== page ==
Church Conversion Q&A

Find out some of the common pitfalls when looking at church conversions, with regards to buying and renovation projects.

Church Conversion Q&A

Earlier this year, you told us that converted churches topped the list of homebuyers’ favourite building conversions in a poll we conducted on the site.

But what should you consider when investing in a church conversion?

Church Conversion Q&A

What should people look for when buying a converted property?

Much of this is a matter of personal taste as the properties vary so much, from conversions of big neo-gothic churches, usually in towns and usually separated into flats to small rural chapels, which make great detached homes.

But given that buyers are obviously after something a bit special, be sure that the conversion has actually preserved the essence of the original space and maintained the unique ecclesiastical features.

If the interior feels like any other home, the developer has missed the point.

What advice can you give people who are thinking of buying?

Unless you have a large budget and a lot of time, be sure that the renovations are done how you want them.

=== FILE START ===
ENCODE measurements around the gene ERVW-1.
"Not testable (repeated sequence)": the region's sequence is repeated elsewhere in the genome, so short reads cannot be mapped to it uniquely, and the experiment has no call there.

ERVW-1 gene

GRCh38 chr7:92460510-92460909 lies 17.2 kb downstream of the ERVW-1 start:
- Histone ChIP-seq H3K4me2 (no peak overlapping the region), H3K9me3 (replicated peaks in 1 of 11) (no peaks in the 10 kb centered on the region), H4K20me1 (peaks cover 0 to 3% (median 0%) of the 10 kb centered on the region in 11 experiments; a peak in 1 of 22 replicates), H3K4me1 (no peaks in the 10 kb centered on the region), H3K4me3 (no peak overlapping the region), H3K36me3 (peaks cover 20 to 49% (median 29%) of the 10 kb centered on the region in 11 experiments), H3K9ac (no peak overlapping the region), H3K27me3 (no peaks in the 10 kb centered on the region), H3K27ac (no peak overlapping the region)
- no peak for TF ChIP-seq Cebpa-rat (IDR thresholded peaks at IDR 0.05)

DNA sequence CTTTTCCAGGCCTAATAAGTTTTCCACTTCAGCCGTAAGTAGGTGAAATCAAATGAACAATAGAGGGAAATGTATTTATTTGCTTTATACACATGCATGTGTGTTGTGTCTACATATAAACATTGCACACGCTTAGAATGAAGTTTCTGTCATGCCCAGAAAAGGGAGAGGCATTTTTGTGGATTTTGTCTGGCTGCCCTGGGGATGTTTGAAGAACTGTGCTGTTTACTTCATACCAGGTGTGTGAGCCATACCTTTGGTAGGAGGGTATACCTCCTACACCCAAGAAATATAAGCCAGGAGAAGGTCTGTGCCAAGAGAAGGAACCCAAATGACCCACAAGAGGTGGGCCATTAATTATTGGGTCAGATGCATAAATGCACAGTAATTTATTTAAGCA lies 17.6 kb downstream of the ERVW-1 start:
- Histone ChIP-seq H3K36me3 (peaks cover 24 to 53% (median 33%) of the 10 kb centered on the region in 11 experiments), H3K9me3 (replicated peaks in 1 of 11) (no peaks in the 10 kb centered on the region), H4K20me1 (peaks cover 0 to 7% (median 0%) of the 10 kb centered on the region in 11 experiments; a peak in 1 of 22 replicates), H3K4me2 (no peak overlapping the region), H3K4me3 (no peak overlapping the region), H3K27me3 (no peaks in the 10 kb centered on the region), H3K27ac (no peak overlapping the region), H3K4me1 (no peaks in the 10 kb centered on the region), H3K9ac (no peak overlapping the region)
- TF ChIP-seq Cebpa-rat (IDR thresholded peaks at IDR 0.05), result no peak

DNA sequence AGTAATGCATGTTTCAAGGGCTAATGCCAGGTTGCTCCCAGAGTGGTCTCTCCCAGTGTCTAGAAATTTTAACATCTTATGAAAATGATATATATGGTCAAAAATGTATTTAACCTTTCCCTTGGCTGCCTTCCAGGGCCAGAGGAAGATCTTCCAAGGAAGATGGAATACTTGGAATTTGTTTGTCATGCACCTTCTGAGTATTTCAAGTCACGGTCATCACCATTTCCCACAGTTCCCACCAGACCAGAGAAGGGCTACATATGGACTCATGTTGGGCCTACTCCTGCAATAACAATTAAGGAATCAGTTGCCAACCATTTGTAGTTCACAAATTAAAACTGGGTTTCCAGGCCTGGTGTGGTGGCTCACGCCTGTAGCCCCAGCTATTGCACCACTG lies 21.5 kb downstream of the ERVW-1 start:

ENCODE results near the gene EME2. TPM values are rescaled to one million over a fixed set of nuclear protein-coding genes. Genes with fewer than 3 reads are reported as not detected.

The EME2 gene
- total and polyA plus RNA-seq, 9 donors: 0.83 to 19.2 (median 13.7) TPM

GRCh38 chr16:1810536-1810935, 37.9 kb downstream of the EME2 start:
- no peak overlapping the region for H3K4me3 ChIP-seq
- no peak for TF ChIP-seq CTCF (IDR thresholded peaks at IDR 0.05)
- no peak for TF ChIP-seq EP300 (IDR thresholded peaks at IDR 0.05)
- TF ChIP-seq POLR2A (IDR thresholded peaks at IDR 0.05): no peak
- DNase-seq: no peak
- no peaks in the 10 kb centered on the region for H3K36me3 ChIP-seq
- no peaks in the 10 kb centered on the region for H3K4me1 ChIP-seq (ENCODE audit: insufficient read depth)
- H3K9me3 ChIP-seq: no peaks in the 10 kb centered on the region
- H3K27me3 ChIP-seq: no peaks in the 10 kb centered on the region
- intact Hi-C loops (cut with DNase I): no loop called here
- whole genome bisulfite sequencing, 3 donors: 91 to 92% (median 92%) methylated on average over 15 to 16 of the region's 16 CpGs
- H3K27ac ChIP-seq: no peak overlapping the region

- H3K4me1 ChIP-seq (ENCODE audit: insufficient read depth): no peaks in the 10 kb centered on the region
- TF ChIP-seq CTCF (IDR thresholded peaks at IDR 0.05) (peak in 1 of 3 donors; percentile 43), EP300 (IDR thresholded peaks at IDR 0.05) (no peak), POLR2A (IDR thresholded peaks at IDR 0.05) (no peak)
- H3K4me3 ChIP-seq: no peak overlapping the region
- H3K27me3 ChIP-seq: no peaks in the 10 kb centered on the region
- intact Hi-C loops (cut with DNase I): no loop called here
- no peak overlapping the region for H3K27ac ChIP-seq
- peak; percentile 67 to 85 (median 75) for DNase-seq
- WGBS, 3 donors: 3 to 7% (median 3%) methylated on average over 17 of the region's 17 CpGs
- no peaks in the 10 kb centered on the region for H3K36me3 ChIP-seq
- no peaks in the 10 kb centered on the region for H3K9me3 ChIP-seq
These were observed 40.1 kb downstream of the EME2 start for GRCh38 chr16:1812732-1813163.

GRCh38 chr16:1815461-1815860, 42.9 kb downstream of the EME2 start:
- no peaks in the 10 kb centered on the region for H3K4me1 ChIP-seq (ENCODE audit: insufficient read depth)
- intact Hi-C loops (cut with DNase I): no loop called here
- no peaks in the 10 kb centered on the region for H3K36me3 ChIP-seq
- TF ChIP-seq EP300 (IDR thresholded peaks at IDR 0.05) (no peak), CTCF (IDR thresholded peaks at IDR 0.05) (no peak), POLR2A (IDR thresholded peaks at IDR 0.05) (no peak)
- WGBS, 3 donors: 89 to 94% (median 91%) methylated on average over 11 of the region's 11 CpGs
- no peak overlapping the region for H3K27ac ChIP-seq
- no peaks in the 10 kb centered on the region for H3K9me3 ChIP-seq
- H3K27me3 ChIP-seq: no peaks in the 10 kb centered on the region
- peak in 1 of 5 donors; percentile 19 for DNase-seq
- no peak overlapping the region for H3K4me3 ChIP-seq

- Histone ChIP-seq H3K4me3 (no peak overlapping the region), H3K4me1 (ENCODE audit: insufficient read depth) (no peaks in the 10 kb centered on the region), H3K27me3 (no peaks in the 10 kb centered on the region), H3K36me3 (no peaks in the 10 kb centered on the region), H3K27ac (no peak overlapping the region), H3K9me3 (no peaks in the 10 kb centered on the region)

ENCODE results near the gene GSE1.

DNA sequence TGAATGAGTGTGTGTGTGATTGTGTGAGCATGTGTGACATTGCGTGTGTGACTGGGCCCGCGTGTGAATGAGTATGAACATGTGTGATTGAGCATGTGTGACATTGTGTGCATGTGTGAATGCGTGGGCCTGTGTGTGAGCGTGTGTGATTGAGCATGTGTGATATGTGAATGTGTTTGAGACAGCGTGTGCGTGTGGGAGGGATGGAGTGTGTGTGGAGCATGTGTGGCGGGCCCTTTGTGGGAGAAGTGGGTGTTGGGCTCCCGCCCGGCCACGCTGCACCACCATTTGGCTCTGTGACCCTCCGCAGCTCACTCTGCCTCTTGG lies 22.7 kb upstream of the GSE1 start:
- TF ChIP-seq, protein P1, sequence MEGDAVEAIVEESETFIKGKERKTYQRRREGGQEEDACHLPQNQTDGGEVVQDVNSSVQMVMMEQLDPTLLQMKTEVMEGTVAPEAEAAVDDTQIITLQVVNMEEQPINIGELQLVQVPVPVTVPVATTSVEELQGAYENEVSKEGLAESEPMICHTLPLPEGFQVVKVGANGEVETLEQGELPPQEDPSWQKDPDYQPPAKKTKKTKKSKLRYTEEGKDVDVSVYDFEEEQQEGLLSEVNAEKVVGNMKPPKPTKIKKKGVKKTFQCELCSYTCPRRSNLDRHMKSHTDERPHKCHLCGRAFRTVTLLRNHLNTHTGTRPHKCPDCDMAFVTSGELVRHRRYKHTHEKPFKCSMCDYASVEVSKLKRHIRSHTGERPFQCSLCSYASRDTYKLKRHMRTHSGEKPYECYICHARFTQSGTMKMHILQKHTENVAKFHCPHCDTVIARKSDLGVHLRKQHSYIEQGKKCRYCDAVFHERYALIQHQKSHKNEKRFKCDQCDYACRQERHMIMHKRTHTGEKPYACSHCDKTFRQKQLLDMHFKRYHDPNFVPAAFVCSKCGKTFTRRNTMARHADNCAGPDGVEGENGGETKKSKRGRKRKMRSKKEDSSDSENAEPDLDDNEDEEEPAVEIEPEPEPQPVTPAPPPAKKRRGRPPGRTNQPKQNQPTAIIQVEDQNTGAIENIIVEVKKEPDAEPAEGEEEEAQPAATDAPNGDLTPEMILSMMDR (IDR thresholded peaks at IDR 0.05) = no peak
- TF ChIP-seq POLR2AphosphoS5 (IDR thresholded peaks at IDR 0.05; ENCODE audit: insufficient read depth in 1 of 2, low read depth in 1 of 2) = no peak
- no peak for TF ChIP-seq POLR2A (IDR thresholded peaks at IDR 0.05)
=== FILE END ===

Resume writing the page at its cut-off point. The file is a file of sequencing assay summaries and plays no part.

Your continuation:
Quite apart from matters of planning permission in what may be a listed building, it is expensive to alter the configuration of the space and can be extremely awkward to reach high ceilings and walls.

Make sure the developer has considered matters such as insulation, both for noise (especially where there are a number of flats) and heat, as these old buildings are difficult and expensive to keep warm.

What difficulties could people face?

Strangely enough, the first question people always ask is: ‘Are there any graves?’ If you have children in your family, their friends always think the place must be haunted.

What’s more, people who have been used to it being a church often have difficulty accepting that it is now private property and still believe they have a right to poke around.

Are there any hidden costs or hidden issues that people should be aware of?

Beware of structural conversion and legal issues. The property could probably be listed and might have maintenance and other obligations imposed as part of the sale or decommissioning.

Living in a church, they will obviously be a focal point of the community and be of considerable interest, which is important to remember if considering any changes to the exterior.

There may be general survey problems relating to period buildings. Rising damp, dry rot, wet rot, lead roofing (an important one for churches) and whether the steeple is in good repair or not as this would be expensive to renovate or potentially dangerous in a storm.

Why do you think converted churches are becoming so popular?

All over the country, there are streets of houses that look exactly the same. It’s no wonder some people are yearning for something a bit different and a bit special.

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